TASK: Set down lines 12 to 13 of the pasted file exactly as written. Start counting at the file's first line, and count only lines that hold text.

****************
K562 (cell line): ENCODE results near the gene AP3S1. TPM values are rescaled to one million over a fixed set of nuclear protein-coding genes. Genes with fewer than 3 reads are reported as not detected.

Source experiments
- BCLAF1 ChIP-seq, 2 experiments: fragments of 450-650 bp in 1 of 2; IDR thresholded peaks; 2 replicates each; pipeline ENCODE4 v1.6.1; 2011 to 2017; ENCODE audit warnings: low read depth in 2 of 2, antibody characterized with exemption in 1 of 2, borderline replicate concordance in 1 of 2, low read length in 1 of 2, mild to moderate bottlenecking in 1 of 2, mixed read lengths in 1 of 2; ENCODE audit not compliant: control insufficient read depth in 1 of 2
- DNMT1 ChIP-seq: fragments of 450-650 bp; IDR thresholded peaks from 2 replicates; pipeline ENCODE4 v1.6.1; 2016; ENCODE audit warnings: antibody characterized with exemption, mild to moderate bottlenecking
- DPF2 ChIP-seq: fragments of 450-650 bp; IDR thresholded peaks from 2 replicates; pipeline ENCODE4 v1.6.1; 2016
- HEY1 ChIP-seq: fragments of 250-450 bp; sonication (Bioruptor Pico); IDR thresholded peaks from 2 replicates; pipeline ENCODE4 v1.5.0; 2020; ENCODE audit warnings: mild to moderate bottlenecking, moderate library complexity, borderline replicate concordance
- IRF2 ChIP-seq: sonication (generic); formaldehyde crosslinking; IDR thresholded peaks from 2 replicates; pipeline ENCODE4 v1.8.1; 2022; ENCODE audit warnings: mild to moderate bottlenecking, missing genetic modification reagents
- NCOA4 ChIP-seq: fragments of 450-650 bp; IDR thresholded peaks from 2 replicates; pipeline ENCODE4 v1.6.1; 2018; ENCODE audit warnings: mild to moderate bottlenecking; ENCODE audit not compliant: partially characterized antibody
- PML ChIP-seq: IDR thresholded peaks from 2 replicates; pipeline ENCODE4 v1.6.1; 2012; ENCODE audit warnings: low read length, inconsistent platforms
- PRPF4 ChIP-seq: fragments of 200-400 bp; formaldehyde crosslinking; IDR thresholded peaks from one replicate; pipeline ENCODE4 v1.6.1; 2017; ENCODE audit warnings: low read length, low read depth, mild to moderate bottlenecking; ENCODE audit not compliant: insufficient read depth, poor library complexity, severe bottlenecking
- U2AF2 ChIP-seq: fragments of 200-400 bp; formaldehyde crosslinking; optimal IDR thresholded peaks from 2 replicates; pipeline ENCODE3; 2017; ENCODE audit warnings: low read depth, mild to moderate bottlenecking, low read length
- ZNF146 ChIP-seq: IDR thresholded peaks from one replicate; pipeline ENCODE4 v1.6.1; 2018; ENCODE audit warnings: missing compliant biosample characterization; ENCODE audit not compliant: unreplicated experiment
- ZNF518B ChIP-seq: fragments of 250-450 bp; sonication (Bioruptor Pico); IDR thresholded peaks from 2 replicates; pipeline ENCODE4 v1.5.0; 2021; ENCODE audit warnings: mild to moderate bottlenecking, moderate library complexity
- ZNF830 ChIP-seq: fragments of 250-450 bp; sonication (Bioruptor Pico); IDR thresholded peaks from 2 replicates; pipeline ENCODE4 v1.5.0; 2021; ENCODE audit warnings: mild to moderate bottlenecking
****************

- ZNF146 ChIP-seq: IDR thresholded peaks from one replicate; pipeline ENCODE4 v1.6.1; 2018; ENCODE audit warnings: missing compliant biosample characterization; ENCODE audit not compliant: unreplicated experiment
- ZNF518B ChIP-seq: fragments of 250-450 bp; sonication (Bioruptor Pico); IDR thresholded peaks from 2 replicates; pipeline ENCODE4 v1.5.0; 2021; ENCODE audit warnings: mild to moderate bottlenecking, moderate library complexity